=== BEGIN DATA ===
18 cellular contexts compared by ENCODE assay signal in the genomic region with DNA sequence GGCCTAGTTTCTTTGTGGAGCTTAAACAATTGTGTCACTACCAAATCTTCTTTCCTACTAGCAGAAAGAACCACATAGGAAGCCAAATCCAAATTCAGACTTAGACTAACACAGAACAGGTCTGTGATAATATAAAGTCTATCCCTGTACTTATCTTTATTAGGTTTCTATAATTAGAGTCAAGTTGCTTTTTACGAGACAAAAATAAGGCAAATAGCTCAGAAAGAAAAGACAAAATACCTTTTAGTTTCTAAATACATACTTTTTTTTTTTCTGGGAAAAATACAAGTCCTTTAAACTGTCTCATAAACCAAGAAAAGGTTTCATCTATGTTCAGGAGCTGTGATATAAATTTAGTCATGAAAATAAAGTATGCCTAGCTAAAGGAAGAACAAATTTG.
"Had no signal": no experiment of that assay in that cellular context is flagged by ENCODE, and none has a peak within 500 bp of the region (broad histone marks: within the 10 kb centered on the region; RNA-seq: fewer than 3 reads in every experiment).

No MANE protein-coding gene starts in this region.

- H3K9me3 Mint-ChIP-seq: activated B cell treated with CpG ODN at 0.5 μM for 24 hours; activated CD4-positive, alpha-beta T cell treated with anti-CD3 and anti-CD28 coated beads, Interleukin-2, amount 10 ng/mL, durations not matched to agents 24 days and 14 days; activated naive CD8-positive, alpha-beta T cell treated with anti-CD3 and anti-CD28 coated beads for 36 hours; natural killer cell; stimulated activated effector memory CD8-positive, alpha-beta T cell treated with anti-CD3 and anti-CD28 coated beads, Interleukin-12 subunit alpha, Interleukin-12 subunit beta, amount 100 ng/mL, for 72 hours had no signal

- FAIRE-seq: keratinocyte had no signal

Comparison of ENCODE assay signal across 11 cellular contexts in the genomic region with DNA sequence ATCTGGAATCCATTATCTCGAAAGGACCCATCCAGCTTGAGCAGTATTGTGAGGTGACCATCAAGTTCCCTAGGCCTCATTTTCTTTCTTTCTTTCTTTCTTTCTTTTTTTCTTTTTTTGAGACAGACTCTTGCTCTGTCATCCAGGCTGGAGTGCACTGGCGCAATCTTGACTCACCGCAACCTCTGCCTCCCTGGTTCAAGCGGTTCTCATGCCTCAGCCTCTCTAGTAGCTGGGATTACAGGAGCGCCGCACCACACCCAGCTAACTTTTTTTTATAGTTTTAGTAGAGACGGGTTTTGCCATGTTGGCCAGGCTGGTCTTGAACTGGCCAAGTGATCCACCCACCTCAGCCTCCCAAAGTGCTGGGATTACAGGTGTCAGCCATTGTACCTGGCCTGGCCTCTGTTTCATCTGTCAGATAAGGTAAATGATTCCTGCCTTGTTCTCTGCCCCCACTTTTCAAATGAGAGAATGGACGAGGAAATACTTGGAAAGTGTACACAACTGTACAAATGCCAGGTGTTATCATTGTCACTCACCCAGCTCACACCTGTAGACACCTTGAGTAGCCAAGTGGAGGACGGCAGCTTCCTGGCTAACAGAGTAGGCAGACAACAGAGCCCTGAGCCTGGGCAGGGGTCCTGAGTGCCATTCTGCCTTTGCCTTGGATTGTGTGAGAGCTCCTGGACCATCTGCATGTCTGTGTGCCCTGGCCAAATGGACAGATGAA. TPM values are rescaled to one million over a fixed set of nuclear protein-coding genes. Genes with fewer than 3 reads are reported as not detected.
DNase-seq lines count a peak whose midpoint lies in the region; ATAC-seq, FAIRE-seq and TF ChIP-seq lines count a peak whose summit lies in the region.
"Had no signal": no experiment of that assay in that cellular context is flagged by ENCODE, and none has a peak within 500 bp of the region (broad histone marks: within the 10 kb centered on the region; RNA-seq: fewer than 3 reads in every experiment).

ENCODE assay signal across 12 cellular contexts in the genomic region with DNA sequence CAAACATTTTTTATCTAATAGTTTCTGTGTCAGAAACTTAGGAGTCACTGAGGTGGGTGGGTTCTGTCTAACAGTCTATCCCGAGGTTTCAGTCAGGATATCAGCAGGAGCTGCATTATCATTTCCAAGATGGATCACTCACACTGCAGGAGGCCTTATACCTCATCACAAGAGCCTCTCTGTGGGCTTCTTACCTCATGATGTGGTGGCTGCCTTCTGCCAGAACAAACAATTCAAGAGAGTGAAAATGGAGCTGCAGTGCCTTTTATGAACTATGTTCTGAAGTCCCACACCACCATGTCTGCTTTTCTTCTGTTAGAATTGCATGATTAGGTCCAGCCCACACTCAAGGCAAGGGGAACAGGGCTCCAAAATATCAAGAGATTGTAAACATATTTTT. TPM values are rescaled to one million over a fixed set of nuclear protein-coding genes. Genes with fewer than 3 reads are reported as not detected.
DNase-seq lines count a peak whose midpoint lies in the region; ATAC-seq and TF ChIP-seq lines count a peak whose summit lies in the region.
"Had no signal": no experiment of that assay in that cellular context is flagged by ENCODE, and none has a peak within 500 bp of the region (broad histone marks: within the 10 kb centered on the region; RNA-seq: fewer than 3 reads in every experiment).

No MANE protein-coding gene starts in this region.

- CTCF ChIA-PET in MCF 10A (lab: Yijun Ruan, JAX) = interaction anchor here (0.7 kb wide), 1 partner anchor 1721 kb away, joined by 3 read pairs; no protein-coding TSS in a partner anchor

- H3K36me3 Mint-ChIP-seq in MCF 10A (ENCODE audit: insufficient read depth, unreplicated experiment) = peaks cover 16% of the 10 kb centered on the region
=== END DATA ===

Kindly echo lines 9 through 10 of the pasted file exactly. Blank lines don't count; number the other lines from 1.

ENCODE assay signal across 12 cellular contexts in the genomic region with DNA sequence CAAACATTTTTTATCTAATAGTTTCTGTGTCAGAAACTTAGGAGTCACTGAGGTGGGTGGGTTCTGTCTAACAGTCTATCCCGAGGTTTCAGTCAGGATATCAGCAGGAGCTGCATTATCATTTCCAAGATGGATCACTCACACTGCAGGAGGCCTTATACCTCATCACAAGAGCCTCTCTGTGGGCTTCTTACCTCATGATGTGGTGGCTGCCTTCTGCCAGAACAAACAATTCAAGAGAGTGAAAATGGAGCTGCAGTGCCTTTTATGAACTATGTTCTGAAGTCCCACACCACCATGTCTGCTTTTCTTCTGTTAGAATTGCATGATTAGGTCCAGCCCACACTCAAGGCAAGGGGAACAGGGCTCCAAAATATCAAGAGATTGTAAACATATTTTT. TPM values are rescaled to one million over a fixed set of nuclear protein-coding genes. Genes with fewer than 3 reads are reported as not detected.
DNase-seq lines count a peak whose midpoint lies in the region; ATAC-seq and TF ChIP-seq lines count a peak whose summit lies in the region.